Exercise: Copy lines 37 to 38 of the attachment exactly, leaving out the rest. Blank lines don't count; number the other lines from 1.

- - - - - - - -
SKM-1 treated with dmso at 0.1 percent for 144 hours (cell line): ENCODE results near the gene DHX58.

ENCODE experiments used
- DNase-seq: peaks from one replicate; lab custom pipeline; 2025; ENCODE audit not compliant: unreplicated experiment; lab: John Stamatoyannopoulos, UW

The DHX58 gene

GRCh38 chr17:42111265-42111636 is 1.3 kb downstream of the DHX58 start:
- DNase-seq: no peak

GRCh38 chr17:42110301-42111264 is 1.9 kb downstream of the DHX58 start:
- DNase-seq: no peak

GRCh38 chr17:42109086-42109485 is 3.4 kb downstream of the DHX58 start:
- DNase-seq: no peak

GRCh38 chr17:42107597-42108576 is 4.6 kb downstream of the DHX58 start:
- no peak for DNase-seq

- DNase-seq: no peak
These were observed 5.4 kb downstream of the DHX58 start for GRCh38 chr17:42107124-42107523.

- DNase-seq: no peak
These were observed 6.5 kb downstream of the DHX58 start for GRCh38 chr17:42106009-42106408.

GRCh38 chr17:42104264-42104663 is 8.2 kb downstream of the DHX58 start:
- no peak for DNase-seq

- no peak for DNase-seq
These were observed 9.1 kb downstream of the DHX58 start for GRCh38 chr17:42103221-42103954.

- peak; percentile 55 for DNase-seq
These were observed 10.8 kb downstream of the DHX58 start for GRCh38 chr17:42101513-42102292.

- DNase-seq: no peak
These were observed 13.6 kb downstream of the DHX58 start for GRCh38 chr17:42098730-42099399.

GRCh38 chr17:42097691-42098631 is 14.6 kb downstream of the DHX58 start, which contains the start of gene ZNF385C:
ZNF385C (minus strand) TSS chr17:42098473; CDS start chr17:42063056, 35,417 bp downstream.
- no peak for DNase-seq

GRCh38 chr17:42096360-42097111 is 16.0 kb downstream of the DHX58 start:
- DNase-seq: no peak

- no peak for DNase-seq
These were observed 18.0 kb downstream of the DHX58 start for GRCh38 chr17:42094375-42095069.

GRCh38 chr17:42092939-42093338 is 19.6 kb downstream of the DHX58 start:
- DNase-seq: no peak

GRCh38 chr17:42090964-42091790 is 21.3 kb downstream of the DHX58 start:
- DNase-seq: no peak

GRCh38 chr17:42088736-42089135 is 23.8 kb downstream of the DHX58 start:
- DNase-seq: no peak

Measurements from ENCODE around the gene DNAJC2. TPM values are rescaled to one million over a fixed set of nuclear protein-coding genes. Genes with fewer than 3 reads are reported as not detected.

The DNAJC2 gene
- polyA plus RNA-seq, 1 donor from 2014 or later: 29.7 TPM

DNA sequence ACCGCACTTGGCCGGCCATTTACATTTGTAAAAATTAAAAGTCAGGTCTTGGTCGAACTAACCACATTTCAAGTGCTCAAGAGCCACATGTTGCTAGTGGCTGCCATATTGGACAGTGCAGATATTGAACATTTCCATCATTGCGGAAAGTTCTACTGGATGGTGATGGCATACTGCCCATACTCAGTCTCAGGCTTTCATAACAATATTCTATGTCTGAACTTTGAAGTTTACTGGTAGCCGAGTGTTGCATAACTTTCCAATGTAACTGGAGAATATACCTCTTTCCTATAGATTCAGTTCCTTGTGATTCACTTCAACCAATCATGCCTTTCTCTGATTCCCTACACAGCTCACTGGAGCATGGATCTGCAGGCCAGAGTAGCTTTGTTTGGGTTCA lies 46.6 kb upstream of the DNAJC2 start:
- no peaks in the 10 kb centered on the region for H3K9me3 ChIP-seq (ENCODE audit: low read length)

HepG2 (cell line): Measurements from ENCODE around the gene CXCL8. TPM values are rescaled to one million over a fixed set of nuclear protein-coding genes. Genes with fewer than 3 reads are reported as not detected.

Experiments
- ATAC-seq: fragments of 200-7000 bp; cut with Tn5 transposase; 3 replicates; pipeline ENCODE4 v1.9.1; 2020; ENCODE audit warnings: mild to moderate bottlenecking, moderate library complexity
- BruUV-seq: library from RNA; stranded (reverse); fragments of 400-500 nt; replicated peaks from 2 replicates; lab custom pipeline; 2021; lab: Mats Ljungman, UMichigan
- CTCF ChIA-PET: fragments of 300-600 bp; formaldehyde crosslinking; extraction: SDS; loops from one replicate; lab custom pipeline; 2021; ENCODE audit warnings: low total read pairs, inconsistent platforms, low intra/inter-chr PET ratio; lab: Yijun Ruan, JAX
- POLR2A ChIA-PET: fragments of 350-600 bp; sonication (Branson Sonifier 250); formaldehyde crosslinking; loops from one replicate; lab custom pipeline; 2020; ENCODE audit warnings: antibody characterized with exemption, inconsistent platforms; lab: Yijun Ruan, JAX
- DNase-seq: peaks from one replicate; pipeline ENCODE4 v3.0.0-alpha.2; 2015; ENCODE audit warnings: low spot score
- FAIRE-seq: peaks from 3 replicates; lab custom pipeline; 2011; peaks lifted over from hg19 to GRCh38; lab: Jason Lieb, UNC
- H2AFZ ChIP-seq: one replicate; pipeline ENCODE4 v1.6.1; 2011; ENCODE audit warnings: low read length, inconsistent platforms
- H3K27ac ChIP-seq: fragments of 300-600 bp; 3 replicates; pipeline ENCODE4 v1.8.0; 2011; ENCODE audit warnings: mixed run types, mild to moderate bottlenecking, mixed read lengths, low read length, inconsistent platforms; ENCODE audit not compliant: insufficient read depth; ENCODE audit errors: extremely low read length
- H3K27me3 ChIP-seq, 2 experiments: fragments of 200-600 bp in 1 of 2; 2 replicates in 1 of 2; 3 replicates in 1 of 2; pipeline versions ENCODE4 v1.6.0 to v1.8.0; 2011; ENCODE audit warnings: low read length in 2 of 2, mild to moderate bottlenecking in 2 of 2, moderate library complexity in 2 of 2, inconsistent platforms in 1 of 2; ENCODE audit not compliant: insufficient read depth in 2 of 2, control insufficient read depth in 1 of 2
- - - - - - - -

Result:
- DNase-seq: no peak

Measurements from ENCODE around the gene DNAJC2. TPM values are rescaled to one million over a fixed set of nuclear protein-coding genes. Genes with fewer than 3 reads are reported as not detected.